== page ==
Start off 2020 by exploring some of the new online collections from the Library of Congress. Here is a sampling of what’s new online.
Pass to allow John Nicolay access to Gettysburg, November 18, 1863
Image of Jubal Early
From pamphlet “Selling the Women’s Journal”
Delve into the papers of Lincoln’s secretary and biographer John G. Nicolay. Included in this collection are documents related to his work as Lincoln’s private secretary during the Civil War and his work on Lincoln’s biography. The collection also includes correspondence between Nicolay and Robert Todd Lincoln and other military and governmental leaders from Lincoln’s administration.
For a contrast to the papers of Nicolay, examine the papers of Jubal Anderson Early. Early was a Confederate army officer who also served in the Virginia State Legislature. Early’s papers include materials from his time at the United States Military Academy at West Point as well as diaries and other correspondence from throughout his life. The collection documents his military activities including his participation in the battles of Bull Run (1st battle), Williamsburg, Gettysburg, and the Shenandoah Valley Campaign of 1864.
The latest addition to presidential papers collections available online from the Library are the papers of James Garfield. This collection includes Garfield’s diaries and correspondence; his college notebooks; information on his military service and his governmental career; materials documenting his condition after he was shot; and tributes given after his death.
As the United States celebrates the anniversary of the ratification of the 19th Amendment, the Library has released the records of the National American Woman Suffrage Association (NAWSA). This collection documents the history of NAWSA as well as the work of other organizations involved in both the abolition and women’s rights movements.
As a complement to the NAWSA records, Library has also digitized the papers of Carrie Chapman Catt. Catt was president of NAWSA and also founded the International Women’s Suffrage Association. Her papers document her strategy to insure the passage of the 19th amendment and her work with other organizations toward this effort.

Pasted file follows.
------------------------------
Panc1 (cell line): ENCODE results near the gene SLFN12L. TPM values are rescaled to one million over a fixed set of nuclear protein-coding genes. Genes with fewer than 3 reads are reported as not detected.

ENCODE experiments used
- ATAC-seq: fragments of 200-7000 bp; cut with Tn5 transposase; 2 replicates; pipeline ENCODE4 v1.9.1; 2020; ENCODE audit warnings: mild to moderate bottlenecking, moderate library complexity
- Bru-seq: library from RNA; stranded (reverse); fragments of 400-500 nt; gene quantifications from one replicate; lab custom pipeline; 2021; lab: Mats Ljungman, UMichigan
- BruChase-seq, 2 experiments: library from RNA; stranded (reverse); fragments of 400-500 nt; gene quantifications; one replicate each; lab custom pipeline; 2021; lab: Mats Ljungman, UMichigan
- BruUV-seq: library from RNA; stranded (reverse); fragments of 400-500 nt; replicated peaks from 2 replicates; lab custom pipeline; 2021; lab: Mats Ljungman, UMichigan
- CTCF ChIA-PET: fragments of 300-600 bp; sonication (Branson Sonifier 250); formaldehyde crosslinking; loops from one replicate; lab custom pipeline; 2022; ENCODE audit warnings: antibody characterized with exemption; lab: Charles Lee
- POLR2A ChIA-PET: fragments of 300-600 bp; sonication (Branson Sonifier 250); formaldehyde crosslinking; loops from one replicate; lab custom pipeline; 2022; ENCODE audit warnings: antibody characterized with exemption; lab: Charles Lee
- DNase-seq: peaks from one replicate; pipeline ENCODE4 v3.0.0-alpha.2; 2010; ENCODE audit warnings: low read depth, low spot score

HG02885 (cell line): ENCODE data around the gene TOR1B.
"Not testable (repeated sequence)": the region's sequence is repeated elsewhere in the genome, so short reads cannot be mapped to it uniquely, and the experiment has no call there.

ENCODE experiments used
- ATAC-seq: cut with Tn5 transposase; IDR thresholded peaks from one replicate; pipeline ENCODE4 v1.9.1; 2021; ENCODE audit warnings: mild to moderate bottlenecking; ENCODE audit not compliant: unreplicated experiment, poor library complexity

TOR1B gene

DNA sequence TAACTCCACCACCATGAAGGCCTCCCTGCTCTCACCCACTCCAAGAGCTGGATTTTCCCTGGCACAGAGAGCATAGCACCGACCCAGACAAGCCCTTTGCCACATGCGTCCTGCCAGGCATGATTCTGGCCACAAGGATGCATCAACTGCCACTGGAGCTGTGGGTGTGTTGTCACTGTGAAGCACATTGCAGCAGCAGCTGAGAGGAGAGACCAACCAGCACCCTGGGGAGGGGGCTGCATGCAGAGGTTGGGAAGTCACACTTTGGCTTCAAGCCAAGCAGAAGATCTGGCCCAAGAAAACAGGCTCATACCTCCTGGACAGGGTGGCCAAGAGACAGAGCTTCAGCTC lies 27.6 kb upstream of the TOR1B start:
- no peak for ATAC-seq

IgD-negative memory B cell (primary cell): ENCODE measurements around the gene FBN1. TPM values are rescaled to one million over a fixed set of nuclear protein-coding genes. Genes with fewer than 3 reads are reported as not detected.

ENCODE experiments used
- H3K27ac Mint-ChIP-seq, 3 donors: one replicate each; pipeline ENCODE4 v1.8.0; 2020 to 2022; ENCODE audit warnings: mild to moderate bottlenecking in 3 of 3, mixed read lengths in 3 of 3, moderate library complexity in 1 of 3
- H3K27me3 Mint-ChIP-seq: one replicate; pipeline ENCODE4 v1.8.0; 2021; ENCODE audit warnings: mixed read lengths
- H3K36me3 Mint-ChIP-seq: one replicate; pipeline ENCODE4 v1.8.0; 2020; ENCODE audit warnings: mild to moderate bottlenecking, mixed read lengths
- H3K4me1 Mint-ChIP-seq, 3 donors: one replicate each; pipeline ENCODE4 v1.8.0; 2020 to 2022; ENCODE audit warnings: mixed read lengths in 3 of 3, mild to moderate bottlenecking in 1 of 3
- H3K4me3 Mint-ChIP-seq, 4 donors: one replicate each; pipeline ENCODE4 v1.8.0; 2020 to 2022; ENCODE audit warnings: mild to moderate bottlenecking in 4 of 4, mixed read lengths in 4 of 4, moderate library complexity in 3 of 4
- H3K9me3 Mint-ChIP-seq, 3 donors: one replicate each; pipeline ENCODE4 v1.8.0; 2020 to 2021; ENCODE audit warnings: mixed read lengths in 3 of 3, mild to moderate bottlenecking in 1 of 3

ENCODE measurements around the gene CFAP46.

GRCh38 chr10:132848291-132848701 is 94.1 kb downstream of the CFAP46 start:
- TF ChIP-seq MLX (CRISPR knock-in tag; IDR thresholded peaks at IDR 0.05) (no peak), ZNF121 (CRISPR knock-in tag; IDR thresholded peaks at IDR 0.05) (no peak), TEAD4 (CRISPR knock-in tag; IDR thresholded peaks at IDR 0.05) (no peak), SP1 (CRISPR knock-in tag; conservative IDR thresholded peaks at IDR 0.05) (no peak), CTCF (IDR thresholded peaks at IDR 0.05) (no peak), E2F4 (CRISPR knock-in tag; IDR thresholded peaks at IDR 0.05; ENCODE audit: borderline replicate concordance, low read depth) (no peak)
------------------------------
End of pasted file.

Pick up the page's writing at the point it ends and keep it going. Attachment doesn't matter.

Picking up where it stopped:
Both newcomers and longtime fans of the National Jukebox will be excited to visit the updated collection. Browse by genres, by artists, or by previous playlists. There is an updated version of Victrola Book of the Opera as well as essays on acoustical recording, phonograph advertising, and the uniquely designed Stroh violin.
We hope you will explore these new collections and let us know how you use them with your students.
Reading labels as historical objects and applying historical thinking strategies can help students discover what these sometimes-overlooked objects can communicate with us in the present day.
Where can you look if you think you’ve run out of information about a person or place? How can we encourage students to be persistent researching in the face of a “dead end”? And how do we equip students with the knowledge of databases and archives, so that when they run into a historical dead end, they know where to keep looking?
My hope is that my work to create source materials on Civil War nurses situates nurses in the heart of the Civil War and proves their importance in the growing war historiography.
The Library of Congress houses the largest archival collection of Walt Whitman materials in the world, all of which have are now available online. Seeing portions of Whitman’s poems in various stages of composition reveals both his very active creative mind and his innovative ways of seeing the world and crafting poetic expressions.
In the January-February 2019 issue of Social Education, the journal of the National Council for the Social Studies, our “Sources and Strategies” article discusses the Life of Omar ibn Said, the only known extant narrative written in Arabic by an enslaved person in the United States. Analyzing this unique manuscript provides students with an opportunity to expand their understanding of some of the people who were brought to the United States from Africa to be enslaved. How educated were they? What did they believe?
In 1866, William O. Bourne organized a unique left-handed penmanship contest for Union veterans who had lost the use of their right hand. Veterans were encouraged to submit a letter they had written using their left hand and a total prize money of $1000.00 was offered. The Library of Congress holds the many of the entrants’ letters and other information on Bourne and the contest.
When I was conducting research for the Library of Congress primary source set “Civil War Photographs: New Technologies and New Uses,” I learned way more about photographic technologies that were used before the Civil War than I could fit into the brief teacher’s guide.
Sometimes listeners are surprised to find a familiar tune lurking behind the lyrics of a new song. Songwriters may revisit and reuse existing compositions, hoping to catch a listener’s attention through something familiar. The Civil War era song “When Johnny Comes Marching Home” not only resembles an earlier song, but also inspired a number of parodies.
As any debate team knows, the ability to communicate arguments and craft rebuttals extemporaneously can be essential. We began wondering how historically well-regarded orators fared with extemporaneous speaking. What might President Abraham Lincoln, for example, have said on the subject?